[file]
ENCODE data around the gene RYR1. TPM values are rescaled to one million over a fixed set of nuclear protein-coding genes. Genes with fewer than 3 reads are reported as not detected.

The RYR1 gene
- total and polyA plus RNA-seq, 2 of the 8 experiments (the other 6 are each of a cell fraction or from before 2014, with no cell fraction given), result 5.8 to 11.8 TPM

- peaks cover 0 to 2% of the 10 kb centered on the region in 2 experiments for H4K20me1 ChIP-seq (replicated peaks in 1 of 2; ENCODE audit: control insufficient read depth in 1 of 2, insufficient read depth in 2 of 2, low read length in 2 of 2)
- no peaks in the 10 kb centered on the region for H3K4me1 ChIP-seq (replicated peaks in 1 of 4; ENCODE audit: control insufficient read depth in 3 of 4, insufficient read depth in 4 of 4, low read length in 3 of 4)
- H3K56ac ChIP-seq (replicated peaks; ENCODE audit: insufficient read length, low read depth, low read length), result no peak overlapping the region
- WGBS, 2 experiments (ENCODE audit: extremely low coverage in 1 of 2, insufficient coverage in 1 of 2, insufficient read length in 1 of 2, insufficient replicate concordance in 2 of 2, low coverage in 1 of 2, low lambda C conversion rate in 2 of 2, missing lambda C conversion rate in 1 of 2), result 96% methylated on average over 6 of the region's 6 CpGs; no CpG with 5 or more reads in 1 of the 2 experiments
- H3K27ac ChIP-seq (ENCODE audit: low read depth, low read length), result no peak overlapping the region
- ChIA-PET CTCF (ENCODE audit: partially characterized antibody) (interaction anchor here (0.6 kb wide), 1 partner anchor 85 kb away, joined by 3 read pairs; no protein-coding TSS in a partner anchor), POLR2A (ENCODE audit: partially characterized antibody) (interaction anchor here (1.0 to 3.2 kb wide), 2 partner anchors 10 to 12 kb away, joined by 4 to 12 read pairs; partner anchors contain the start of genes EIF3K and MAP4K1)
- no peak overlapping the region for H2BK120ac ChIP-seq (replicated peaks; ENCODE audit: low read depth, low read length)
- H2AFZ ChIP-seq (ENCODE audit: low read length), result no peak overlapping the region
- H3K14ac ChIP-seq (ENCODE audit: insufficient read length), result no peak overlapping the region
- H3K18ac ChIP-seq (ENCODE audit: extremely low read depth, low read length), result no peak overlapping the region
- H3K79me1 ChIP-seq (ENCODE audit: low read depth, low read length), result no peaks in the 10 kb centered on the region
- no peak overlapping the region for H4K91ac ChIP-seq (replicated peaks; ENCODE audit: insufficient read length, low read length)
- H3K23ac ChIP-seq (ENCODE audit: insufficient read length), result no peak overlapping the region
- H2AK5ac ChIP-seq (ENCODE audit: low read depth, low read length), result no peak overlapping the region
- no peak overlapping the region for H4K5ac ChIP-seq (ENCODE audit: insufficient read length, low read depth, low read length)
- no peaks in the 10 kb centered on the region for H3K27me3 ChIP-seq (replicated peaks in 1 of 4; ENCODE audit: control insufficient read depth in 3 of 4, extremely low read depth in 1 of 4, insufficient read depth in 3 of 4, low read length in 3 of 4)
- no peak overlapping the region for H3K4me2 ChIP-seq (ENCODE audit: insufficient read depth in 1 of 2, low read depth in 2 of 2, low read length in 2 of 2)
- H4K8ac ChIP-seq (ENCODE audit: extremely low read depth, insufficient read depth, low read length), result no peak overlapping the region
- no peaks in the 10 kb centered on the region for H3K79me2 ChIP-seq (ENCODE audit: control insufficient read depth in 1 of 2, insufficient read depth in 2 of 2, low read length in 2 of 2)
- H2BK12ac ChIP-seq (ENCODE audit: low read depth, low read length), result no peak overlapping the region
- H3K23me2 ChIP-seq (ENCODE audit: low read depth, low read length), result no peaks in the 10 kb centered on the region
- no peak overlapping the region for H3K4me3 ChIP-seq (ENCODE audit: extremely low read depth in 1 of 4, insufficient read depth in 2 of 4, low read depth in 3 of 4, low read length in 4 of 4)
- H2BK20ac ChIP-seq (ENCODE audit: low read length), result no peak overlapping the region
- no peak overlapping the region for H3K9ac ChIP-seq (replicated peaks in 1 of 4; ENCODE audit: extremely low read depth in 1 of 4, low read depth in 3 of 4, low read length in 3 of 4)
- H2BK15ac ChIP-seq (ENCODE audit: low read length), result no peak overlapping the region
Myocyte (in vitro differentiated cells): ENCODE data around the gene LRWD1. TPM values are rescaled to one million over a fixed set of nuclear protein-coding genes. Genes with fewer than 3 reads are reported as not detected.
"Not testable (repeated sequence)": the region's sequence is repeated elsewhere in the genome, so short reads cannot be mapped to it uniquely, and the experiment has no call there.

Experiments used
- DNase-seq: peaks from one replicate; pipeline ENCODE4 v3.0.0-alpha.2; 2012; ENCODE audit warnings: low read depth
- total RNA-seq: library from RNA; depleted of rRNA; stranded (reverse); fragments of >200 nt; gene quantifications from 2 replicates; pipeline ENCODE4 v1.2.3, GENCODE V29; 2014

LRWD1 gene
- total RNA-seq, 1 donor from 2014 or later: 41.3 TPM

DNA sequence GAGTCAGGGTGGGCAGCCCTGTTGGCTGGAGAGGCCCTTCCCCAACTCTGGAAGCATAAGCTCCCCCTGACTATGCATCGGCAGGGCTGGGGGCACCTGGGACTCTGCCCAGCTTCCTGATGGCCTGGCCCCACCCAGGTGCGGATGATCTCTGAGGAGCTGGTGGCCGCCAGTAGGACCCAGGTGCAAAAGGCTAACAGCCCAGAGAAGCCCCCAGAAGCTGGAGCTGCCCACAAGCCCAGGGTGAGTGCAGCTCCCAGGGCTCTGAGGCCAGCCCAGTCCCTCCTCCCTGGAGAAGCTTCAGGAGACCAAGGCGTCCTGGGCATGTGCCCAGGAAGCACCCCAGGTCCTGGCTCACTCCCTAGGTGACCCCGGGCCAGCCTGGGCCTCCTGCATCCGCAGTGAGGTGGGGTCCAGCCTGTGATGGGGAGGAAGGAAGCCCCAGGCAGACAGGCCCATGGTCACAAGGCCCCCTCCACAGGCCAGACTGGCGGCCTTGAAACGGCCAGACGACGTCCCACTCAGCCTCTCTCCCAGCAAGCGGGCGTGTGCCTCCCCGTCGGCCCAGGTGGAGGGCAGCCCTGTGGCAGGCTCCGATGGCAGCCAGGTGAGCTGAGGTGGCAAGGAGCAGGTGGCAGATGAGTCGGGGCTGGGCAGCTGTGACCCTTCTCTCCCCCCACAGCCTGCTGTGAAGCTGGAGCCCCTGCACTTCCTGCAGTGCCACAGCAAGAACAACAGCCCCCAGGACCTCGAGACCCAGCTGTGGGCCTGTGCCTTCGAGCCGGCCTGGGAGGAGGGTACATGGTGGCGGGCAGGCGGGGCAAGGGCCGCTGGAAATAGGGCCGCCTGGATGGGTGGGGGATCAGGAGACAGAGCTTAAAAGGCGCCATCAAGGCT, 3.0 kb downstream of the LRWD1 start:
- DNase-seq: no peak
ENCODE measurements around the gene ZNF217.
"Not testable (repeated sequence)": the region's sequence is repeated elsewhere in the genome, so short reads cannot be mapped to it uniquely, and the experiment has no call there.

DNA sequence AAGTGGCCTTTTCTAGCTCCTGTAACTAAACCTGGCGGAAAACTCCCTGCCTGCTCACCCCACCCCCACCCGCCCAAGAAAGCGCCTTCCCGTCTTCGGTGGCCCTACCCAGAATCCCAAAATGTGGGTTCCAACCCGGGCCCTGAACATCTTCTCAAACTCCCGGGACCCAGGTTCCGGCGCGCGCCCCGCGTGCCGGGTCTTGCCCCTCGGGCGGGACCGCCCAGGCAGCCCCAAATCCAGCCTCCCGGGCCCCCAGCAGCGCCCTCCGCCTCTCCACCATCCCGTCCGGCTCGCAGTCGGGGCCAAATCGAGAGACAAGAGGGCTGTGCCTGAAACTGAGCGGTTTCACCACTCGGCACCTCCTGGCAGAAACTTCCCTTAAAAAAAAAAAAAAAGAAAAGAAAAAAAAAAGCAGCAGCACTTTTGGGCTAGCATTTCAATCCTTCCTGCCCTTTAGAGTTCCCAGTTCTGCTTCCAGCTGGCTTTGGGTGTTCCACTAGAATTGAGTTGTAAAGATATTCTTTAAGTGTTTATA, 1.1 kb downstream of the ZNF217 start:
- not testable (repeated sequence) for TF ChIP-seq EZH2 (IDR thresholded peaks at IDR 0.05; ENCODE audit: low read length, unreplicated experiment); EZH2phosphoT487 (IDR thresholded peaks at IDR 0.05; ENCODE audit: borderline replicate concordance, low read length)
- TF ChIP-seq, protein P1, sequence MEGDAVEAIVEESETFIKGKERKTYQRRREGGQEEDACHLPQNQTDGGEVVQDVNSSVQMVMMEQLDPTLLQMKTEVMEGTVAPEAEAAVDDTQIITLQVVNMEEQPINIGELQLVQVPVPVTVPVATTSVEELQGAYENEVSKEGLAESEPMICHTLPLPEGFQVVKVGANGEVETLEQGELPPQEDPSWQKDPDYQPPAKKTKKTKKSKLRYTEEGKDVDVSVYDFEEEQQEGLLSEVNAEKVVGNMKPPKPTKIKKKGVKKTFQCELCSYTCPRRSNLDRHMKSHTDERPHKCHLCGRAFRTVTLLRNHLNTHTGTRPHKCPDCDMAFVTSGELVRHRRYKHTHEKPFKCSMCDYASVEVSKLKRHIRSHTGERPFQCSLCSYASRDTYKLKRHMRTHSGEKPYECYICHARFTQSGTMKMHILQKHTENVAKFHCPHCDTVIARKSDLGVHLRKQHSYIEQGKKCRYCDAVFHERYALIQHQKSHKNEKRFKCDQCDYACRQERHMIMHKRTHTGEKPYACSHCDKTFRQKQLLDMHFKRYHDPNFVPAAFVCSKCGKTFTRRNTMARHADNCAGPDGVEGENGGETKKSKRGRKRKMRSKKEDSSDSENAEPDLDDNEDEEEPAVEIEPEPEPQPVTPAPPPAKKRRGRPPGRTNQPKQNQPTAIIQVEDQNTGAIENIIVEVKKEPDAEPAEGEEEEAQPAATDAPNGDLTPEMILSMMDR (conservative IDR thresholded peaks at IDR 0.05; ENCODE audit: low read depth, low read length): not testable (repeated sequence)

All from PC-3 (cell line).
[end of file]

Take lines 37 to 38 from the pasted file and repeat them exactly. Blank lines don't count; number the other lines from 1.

- DNase-seq: no peak
ENCODE measurements around the gene ZNF217.